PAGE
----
“If the Mosaic law of an eye for an eye and a tooth for a tooth is the social philosophy of today then this young man’s plea for life should be spurned; he should be killed with all the torture that the ancients invented. But is that our social philosophy? Has not humanitarianism based on the teachings of the Nazarene also a place in our thinking? ... Capital punishment seems to me a survival of barbarism.”
Sorensen ran across this passage while researching her grandfather’s career for an unrelated academic paper. She knew the words were powerful, especially coming from a Republican politician in a conservative state. As the debate in Nebraska heated up in early 2015, her grandfather’s words from the past seemed extremely relevant, and she used her training from the Public Voices fellowship to craft an opinion piece.
“I decided to share the story and pitch it to the Lincoln Journal Star because I hoped that it might not only be relevant but have some influence on the debate,” she said.
Her column made an immediate impression on lawmakers. Sorensen heard from former Congressman John Cavanaugh of Omaha that Nebraska State Sen. Jeremy Nordquist was having the column distributed to every senator in the legislature.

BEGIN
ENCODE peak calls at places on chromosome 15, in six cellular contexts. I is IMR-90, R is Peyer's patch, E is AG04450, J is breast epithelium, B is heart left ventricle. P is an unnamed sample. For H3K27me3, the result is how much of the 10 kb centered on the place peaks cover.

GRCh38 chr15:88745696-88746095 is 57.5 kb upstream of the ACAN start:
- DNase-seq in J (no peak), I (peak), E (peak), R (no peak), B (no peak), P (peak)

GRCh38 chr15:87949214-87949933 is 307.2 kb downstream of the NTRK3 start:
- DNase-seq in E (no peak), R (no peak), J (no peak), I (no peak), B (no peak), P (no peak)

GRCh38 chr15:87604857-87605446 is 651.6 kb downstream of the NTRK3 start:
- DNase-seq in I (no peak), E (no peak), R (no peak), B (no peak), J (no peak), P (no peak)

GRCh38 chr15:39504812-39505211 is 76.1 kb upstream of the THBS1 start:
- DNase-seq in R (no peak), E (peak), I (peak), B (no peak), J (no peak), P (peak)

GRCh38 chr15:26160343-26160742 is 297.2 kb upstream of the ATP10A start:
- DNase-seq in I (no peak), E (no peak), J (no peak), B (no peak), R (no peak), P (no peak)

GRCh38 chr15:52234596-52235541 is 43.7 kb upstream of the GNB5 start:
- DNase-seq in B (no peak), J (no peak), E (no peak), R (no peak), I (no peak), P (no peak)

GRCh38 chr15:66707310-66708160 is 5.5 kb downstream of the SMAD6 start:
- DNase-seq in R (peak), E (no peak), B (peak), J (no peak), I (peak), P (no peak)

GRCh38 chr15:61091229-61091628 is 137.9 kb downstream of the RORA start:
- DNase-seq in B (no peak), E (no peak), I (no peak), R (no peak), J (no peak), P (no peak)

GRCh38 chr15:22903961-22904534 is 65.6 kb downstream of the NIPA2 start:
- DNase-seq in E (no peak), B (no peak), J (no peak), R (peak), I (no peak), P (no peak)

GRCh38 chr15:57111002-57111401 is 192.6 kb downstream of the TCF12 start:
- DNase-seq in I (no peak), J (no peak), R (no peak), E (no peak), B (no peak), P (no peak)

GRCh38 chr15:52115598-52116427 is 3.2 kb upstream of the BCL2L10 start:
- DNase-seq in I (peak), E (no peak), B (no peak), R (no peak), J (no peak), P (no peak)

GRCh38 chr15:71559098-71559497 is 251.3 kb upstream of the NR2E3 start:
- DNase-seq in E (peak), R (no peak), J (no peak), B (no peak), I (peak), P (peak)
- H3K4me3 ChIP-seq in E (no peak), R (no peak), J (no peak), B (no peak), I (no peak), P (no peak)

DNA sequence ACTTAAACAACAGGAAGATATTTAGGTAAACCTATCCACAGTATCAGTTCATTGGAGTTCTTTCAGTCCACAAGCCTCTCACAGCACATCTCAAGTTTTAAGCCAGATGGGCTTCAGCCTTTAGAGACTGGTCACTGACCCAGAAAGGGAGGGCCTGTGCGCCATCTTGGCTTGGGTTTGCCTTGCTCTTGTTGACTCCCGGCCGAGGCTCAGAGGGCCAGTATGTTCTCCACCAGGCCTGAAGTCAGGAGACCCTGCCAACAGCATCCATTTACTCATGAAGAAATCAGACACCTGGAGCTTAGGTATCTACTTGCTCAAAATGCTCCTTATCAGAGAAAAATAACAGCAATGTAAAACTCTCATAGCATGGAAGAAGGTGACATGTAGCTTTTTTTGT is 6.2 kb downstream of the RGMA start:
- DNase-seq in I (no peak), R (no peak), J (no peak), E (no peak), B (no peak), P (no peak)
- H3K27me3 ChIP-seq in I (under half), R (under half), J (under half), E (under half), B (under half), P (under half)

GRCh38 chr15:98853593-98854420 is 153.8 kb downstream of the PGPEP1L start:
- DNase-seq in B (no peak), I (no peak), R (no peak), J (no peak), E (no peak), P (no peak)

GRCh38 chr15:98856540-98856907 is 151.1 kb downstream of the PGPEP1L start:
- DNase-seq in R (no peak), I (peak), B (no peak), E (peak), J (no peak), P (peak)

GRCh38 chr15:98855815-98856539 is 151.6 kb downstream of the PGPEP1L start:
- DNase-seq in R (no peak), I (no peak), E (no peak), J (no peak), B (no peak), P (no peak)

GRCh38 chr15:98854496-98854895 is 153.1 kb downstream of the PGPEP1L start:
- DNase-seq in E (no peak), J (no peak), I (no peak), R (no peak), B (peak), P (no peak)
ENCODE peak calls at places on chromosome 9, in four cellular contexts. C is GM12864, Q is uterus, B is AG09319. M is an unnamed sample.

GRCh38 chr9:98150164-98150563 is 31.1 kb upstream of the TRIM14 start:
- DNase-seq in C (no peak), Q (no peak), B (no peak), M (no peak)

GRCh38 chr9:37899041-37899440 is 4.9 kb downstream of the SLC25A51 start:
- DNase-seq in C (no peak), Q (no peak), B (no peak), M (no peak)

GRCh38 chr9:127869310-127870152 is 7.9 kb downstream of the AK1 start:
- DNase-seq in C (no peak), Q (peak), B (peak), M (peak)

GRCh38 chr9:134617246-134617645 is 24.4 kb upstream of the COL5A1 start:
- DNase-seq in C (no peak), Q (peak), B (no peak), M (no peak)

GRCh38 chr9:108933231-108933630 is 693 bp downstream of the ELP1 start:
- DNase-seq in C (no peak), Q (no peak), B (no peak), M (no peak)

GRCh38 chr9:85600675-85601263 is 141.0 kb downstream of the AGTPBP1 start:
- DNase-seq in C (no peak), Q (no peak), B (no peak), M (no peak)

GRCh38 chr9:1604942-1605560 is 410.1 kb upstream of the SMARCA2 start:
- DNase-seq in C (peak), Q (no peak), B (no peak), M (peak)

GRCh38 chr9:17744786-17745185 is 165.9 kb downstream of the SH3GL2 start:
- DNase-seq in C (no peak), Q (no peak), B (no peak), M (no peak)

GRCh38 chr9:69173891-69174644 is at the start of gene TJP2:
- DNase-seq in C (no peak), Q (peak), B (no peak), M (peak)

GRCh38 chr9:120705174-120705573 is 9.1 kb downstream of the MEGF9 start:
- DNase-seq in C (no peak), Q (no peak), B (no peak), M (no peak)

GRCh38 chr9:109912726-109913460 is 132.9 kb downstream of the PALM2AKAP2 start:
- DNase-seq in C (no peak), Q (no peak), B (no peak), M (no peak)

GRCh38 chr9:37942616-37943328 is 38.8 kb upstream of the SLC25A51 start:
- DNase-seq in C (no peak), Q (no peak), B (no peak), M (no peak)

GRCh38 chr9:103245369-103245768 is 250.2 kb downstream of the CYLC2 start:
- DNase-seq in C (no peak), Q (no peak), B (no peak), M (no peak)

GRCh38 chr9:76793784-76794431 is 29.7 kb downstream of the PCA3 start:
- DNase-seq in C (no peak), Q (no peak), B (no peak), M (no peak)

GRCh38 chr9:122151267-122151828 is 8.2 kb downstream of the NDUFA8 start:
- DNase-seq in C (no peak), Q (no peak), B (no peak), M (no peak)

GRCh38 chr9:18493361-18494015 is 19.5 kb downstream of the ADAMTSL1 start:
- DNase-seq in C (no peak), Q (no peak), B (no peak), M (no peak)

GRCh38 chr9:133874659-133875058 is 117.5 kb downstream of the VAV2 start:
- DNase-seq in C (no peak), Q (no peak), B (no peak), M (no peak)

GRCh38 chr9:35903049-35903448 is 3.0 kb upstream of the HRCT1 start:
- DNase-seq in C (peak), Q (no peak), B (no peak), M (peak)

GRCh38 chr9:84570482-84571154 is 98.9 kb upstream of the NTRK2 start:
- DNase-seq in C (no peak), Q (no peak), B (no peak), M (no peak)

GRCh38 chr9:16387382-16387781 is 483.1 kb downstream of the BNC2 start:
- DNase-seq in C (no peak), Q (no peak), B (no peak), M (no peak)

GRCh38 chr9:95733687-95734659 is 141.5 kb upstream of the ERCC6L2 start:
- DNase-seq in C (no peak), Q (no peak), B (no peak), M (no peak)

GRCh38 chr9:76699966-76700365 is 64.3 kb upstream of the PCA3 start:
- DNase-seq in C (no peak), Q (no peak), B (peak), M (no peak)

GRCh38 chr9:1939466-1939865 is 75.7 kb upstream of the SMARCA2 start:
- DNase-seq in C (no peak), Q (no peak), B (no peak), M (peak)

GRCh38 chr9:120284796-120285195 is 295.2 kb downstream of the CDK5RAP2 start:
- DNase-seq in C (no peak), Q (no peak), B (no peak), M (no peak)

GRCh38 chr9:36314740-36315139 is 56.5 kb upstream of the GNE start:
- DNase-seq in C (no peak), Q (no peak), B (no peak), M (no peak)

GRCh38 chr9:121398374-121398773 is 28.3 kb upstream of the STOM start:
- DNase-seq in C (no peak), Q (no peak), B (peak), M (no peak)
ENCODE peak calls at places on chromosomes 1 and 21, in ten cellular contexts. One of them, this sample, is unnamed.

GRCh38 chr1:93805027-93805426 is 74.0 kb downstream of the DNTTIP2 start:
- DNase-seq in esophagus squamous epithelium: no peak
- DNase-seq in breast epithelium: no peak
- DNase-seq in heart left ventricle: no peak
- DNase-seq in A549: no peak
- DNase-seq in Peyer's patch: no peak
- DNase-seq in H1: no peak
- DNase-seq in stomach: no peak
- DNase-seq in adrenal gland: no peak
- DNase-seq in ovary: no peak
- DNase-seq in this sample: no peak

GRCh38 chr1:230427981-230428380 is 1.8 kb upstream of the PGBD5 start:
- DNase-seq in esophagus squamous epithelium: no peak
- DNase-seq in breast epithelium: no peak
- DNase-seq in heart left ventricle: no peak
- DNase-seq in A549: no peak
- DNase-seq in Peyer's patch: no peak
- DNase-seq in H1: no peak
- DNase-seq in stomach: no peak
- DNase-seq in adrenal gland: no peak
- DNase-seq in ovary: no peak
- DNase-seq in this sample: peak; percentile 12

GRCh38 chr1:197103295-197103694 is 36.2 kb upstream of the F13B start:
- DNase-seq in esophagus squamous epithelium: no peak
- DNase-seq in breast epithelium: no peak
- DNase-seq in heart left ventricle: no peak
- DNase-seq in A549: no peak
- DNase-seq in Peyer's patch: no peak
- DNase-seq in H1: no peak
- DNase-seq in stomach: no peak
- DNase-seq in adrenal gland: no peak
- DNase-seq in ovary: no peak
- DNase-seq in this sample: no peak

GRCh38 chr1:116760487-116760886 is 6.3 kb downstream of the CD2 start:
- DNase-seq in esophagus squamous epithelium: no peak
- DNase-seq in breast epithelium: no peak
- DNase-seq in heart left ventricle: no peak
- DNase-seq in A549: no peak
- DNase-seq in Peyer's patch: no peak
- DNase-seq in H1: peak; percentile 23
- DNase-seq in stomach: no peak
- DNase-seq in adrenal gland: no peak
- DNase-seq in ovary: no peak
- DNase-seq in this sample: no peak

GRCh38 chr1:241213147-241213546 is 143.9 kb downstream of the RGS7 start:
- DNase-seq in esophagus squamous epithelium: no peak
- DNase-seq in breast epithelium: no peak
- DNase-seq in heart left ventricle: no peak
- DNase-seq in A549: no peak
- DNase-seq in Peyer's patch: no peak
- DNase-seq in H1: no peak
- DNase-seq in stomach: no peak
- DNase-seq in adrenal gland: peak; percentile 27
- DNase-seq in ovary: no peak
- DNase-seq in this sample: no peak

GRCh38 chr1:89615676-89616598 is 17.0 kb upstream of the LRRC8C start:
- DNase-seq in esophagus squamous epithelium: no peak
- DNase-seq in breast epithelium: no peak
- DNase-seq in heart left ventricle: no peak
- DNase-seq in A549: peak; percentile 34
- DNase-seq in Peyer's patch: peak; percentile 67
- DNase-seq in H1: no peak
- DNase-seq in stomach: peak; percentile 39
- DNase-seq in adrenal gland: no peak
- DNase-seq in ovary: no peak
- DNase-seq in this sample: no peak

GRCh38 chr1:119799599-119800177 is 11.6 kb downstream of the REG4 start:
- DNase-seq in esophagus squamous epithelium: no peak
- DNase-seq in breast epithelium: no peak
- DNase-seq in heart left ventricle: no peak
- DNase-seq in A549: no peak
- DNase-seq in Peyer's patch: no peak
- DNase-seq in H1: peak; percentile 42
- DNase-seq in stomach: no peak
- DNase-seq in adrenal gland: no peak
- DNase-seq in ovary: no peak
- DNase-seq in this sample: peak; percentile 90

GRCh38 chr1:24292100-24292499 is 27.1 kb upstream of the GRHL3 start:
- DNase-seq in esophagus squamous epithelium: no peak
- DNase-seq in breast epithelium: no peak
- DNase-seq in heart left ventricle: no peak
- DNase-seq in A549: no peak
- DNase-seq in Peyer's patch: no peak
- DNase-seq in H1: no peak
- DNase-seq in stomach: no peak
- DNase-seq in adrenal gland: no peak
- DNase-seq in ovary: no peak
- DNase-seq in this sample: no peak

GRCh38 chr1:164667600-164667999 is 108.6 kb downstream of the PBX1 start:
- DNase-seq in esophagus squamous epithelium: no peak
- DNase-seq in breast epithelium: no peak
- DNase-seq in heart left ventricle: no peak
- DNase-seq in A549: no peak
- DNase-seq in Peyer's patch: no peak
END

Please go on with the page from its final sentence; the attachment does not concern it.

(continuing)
She also heard from former Nebraska governor and U.S. Sen. Bob Kerrey that “your wonderful op-ed in the Journal Star this morning might have given two legislators the courage to override the veto,” she said.
Days later, Nebraska banned the death penalty, a historic move for a predominantly Republican state.
“I benefited from the program enormously, in multiple ways,” Sorensen said. “My writing improved, my creative thinking improved, and I also believe that the program is a wonderful professional opportunity.”
Other fellows contributed their expertise during big news stories of the past year, too.
Bruce Lambert, a Public Voices Fellow and professor in the department of communication studies and the director of the Center for Communication and Health in the School of Communication, lent his expertise during the Ebola Crisis. He wrote about how hospitals should respond in the wake of mistakes made with Ebola cases in the U.S., backing his arguments up with current research, including his own.